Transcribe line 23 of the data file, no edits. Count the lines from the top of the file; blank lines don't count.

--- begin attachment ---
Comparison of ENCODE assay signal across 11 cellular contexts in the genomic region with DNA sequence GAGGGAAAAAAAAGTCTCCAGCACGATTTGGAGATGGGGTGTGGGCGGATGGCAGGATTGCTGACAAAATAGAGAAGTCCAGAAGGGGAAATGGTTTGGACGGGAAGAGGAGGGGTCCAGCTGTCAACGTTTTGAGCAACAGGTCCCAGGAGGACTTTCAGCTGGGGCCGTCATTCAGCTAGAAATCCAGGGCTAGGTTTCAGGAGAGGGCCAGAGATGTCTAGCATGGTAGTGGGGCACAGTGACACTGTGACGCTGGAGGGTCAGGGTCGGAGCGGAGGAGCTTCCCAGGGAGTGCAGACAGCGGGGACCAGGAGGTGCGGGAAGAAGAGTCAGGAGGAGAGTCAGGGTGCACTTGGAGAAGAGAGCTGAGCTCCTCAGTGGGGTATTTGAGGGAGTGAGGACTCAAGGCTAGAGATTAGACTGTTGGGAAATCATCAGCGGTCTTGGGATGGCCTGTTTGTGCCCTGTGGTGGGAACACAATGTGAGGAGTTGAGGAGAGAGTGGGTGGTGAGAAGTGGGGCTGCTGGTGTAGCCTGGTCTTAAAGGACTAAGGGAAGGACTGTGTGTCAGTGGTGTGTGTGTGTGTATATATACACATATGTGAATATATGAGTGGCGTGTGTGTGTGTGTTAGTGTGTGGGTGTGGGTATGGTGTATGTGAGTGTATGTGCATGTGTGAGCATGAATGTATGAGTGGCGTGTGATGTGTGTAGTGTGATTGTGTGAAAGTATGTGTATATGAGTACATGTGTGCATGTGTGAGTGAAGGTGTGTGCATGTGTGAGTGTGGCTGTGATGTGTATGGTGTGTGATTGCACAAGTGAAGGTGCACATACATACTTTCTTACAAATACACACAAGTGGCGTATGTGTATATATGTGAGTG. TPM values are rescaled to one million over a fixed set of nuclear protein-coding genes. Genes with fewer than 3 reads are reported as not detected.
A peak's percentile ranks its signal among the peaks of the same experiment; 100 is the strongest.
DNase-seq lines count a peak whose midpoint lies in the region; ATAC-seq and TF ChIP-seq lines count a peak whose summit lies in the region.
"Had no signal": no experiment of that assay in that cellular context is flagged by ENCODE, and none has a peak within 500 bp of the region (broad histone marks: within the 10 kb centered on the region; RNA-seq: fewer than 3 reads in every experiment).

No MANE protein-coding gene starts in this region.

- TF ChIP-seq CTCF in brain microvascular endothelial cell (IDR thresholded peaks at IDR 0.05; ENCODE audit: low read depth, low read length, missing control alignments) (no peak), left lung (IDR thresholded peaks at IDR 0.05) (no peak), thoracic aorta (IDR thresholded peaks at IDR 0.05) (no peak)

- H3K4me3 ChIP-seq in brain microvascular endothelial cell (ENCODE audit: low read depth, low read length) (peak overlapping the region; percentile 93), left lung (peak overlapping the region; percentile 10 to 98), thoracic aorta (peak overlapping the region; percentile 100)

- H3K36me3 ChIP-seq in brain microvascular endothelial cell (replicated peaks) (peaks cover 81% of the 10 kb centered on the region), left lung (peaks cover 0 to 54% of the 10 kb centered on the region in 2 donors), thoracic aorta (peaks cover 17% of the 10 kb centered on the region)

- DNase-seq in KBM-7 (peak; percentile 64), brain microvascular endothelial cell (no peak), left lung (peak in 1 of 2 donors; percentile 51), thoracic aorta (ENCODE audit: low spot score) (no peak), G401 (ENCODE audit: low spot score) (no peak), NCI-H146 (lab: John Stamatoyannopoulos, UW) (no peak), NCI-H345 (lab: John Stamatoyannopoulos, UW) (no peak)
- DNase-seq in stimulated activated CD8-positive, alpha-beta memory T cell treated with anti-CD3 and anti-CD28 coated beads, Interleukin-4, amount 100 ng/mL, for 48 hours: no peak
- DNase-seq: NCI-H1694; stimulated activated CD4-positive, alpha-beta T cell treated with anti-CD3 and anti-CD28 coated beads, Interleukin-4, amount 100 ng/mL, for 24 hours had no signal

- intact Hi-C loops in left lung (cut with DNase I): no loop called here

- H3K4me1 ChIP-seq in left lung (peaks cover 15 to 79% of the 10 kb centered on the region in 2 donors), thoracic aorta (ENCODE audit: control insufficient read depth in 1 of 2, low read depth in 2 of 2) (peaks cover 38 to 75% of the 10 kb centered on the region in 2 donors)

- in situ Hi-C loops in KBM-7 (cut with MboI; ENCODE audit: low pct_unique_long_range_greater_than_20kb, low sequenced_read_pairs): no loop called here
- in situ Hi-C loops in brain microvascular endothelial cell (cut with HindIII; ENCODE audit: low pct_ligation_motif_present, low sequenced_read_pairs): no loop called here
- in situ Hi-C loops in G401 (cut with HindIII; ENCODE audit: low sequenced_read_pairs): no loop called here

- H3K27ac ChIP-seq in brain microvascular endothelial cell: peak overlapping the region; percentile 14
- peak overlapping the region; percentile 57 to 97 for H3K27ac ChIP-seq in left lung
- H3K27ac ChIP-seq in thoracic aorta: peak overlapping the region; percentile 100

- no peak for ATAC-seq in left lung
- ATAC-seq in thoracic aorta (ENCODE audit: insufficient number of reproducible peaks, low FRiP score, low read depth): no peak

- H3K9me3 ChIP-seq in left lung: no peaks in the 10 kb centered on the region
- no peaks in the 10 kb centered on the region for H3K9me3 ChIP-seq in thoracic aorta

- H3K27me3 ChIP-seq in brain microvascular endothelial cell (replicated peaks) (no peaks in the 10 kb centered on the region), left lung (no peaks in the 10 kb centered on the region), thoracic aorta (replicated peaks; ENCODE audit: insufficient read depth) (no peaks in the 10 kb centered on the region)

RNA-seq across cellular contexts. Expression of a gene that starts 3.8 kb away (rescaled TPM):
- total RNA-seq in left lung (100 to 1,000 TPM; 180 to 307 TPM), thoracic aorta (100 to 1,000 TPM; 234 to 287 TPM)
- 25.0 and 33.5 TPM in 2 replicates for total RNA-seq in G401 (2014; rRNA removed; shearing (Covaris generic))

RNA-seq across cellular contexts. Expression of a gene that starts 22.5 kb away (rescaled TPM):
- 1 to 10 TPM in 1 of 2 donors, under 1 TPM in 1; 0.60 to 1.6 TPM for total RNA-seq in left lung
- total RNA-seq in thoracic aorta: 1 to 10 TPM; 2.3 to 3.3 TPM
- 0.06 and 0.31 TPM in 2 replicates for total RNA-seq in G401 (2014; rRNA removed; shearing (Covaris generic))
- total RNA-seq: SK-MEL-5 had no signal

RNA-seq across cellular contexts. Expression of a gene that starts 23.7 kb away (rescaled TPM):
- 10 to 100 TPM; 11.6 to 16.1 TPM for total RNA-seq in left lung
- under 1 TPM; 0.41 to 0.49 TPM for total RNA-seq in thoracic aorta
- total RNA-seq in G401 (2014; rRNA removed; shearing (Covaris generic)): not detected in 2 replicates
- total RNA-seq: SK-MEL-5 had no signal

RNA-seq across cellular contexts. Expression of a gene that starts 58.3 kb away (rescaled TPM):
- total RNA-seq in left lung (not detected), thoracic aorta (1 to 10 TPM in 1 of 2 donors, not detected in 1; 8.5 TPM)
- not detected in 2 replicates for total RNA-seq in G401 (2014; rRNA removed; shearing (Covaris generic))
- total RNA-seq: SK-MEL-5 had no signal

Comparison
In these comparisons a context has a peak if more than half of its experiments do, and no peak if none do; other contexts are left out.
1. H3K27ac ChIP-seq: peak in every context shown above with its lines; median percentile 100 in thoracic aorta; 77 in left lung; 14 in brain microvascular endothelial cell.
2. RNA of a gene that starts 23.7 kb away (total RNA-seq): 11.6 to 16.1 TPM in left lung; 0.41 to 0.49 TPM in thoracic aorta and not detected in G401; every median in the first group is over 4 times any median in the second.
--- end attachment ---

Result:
- no peaks in the 10 kb centered on the region for H3K9me3 ChIP-seq in thoracic aorta